Far from the Tree

The experience of reading the book ‘Far from the Tree’ is profound.

The search for the self-identity is forever the ultimate goal of an alive human being. I indeed discussed about some related issues with my friend on similar topics, e.g., if being gay is an illness or not, if color blindness is a deficiency or are we ‘normal people’ seeing ‘too much’ than we ought to see. Actually it is a quite pleasant and interesting topic when discussing some unique features not that serious in nowadays and especially when they are not occurring to you. I once wondered that if color blindness is due to the deficiency of the eyes or the deficiency of the brain and it turned out that science proves the correctness of the former explanation. However, as we know color blindness is a kind of heritable gene differences from the rest of us, how we argue a ‘correct sample’ out of all different kinds of gene mutations. Correctness is hard to define, yet we are trying to form a standardized reference out of the the great majority. We say that it is the ‘right’ one when most people possess this feature - an obvious double standard when saying that truth always rests in the hands of a few people.

I watched a video describing a new invention saying that it could give back the original color to the people who have color vision deficiency. It recorded several people who were talking about their lives as they were seeing the world in a different way from the others. Then a doctor put a pair of this special glasses for them. I was truly moved when seeing these guys tearing up and whimpering the fact that a brand new colorful world opened to them. I never doubted about the happiness of being normal again after this cure and started thinking about if I need to support my friend to buy one instantly. I never considered color blindness as a ‘horizontal identity’ - maybe in a fleeting feeling, until I started reading this book.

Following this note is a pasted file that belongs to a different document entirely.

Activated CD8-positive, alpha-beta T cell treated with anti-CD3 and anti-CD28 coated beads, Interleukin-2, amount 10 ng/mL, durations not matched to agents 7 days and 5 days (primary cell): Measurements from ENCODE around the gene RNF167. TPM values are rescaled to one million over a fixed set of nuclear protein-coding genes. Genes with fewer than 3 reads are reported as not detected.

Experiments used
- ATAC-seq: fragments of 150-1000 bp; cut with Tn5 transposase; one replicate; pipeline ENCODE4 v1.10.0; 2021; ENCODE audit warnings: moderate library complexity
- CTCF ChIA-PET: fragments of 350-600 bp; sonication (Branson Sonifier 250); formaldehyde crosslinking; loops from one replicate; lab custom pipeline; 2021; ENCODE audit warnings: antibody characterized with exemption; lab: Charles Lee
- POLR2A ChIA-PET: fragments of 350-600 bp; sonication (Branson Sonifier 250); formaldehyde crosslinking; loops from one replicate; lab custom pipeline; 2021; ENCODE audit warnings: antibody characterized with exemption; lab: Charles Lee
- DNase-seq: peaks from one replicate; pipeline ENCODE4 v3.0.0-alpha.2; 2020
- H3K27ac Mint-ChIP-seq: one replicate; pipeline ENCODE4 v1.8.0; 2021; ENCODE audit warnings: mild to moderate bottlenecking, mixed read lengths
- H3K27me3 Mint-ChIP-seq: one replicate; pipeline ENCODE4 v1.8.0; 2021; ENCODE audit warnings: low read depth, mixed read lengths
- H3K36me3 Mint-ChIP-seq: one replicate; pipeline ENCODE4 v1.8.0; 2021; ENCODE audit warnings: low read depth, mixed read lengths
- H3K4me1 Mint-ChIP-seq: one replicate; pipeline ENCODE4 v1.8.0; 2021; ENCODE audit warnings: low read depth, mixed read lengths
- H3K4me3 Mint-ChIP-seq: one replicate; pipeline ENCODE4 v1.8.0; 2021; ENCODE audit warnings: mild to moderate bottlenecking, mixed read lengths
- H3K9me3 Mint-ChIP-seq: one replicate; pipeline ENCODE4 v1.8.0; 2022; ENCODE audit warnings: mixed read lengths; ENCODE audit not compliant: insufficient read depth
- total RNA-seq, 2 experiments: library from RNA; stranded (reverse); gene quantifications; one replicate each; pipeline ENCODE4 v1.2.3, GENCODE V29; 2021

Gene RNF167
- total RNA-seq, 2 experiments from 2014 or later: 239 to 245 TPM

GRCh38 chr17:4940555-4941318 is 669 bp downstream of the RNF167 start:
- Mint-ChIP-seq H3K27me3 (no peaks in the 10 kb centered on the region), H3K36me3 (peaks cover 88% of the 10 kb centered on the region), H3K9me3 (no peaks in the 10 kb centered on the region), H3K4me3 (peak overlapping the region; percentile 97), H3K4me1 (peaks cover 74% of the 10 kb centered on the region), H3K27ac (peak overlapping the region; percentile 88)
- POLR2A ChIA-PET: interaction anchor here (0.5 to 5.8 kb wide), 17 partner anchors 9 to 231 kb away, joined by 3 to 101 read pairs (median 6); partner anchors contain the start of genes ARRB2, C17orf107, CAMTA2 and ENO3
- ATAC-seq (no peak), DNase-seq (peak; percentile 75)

The book ‘Far from the Tree’ throws out a critical topic that blur the line an identity and an illness. In today’s society, people are more and more acceptable towards gay and considering it as an identity. But what about the autism, the dwarfism, the Down syndrome people, etc. Everyone is seeking the identification from the society as we are always noticing that people are slightly different from the others in all kinds of manners, i.e., appearances, characteristics, personalities. People are acceptable to the minor differences and calling it diversity. But what about those people who share some features that are so different from your experiences that you might call it deficiency? The line between normal and abnormal is as blur as finding out the number of hairlines you have when you turn to be bald.

While social acceptance is pressuring the minority, the acknowledgement from its own family seems is more precious. The book, I believe, tries to illustrate more happy-ending stories and the happy families are relatively in return more inclined to talk about themselves. I cannot imagine how my mom will act if she find out her son is somewhat different from her in some certain ways, or how I will act if in the future my child is to some degree different from myself or my expectations. The issue is even severe for our ‘one-child policy’ generation.

To predict how the society goes is intriguing. We are living in an environment that endures more and more diversities while we are becoming more and more capable of eliminating the differences. Image a future that everyone is a clone of a standard. That is not impossible.